On a weekend when a supposedly meaningless mid-table north London derby suddenly became very meaningful indeed, at the top Chelsea, Liverpool and Manchester United found points harder to come by than a European golfer. Express reporter Matthew Dunn thinks he knows the reason behind Pep Guardiola’s knowing smile at the end of it all.
REFUSING TO JACK IT IN
PEP GUARDIOLA had no sooner got off the Stamford Bridge pitch with three points tucked under his belt than he was sending out clues about what the Manchester City motivation this year.
“Just three points but important ones against the kings of the Champions League,” he told pitchside reporters virtually before having chance to catch his breath.
That is a phrase he used to use for Real Madrid. By piling it on Chelsea, he is hanging an albatross around their neck – setting them up as The Target.
His players are not used to being deferential to anybody and certainly won’t see them as second best to the Chelsea side which beat them in Porto in the summer.
The challenge before Saturday’s match and for the rest of the season to the City dressing room is for the players to go out and show who is the real kings are.
Chelsea are being set up to be shot down.
THE trouble is, the moment Cristiano Ronaldo swaggered back through the door, many at United felt that their problems had been solved, not just merely papered over.
Ronaldo’s goals may hide the fact that United’s midfield is nothing to build a title challenge on, but when they fail to appear, the cracks are exposed.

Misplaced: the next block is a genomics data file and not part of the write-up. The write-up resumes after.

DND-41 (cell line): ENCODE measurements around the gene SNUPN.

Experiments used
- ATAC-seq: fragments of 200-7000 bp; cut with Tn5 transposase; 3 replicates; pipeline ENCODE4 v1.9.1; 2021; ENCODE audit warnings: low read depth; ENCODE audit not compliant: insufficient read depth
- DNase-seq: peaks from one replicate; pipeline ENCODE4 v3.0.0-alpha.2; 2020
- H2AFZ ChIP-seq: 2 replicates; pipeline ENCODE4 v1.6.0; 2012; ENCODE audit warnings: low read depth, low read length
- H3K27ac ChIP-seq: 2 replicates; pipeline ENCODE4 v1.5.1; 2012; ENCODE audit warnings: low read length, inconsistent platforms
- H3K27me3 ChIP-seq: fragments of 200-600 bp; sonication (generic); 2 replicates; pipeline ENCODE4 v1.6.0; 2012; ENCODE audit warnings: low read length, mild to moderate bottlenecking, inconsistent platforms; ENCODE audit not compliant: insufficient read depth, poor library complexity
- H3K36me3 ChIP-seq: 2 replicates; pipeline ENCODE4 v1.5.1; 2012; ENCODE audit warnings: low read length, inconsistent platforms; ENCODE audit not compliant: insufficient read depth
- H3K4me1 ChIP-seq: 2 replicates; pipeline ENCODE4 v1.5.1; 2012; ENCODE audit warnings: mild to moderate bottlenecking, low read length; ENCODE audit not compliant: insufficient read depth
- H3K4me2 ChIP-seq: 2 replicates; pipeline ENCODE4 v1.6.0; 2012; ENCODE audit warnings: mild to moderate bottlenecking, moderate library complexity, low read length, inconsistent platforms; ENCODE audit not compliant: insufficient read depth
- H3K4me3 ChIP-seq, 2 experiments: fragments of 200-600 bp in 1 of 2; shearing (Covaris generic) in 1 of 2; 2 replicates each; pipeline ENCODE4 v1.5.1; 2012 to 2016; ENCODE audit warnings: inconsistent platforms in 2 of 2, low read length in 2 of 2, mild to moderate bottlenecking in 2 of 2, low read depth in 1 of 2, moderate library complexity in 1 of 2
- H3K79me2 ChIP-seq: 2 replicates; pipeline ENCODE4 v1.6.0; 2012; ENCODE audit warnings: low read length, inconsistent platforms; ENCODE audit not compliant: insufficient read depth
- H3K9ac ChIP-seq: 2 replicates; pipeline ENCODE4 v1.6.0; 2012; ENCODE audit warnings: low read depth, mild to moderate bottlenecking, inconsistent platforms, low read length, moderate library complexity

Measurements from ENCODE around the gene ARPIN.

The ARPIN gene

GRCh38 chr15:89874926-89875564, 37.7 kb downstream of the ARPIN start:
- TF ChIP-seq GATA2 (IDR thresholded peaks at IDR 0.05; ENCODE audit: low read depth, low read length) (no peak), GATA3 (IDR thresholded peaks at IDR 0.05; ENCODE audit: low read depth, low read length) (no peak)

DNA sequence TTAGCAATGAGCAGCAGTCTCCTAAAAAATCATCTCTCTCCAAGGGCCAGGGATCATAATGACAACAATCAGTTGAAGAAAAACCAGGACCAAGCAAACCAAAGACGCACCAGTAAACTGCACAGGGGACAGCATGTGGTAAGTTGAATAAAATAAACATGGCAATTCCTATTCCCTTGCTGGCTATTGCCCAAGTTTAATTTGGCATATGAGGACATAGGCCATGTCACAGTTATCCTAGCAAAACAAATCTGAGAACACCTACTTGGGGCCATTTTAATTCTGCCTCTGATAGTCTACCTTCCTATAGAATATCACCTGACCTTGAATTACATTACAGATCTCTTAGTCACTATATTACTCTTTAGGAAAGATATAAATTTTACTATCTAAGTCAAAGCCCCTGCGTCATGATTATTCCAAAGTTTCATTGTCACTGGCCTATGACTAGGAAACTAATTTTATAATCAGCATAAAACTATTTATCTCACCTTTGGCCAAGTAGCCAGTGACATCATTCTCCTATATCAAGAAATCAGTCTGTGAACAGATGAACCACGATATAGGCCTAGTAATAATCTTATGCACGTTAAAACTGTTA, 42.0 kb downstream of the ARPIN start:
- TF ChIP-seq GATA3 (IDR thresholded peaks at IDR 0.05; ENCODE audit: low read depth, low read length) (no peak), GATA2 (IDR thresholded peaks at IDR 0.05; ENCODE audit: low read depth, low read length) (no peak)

Over the next two seasons, the revitalising arrival of one of the world’s greatest ever players will lift United closer to the race for a first title since the Sir Alex Ferguson era.
But it is only when the club recruits a proper central cog – with all due respect to Scott McTominay and Fred – that they will find the consistency to return to the very top of the pile.
BEES CAN ALWAYS STING YOU
WHEN, without playing particularly well, you have got yourselves 3-2 in front with just over 20 minutes to go, true champions kill off games.
As discussed last week, that’s exactly why God invented James Milner in the first place.
To add to the defensive liabilities of Mo Salah, Sadio Mane and Diogo Jota…
And Brentford are a team who are going to lie down in the face of nobody this season.
In-game decisions could be key with the title race set to be a tight one. Klopp may just have got that one completely wrong.
THE PROGRESS OF THE PROCESS
TIME was passing so slowly while Arsenal fans waited for Mikel Arteta’s “process” to kick into place that the club hierarchy had been considering renaming the Clock End of the Emirates Stadium as the “Calendar” End.
And yet it all came good in just 34 minutes of the north London derby, of all games.
After two unimpressive 1-0 wins, it was the moment everything really started to tick.
The spark of Emile Smith Rowe and Bukayo Saka seemed to ignite the players around them and quite simply, Tottenham were nowhere near good enough to cope.
Now, for all the euphoria, they need to take stock of where they are.
10th in the Premier League with aspirations of being able to sneak one of those European places.
It is the sense of entitlement that was holding Arsenal back so long. Fans need to hope it is going for good to uncover the gems that can build a new narrative for the club.
ON THE final whistle, Harry Kane led a desperate band of brothers to salute the handful of Tottenham fans at Arsenal who had stayed to the bitter end.
Hugo Lloris, Eric Dier, Pierre-Emile Hojbjerg with Oliver Skipp on the periphery. The rest did not even both.
Even this small group looked like weary troops trudging back to the trenches even though too many of their number had gone and too little fight was left.
This is rock bottom for Spurs – a place they have not been since the 5-0 defeat to Liverpool in 2013 that saw Andre Villas-Boas lose his job.
Yet all Nuno Espirito Santo does is talk about “problems” and ”mistakes”.
He needs to find some solutions and right answers, fast.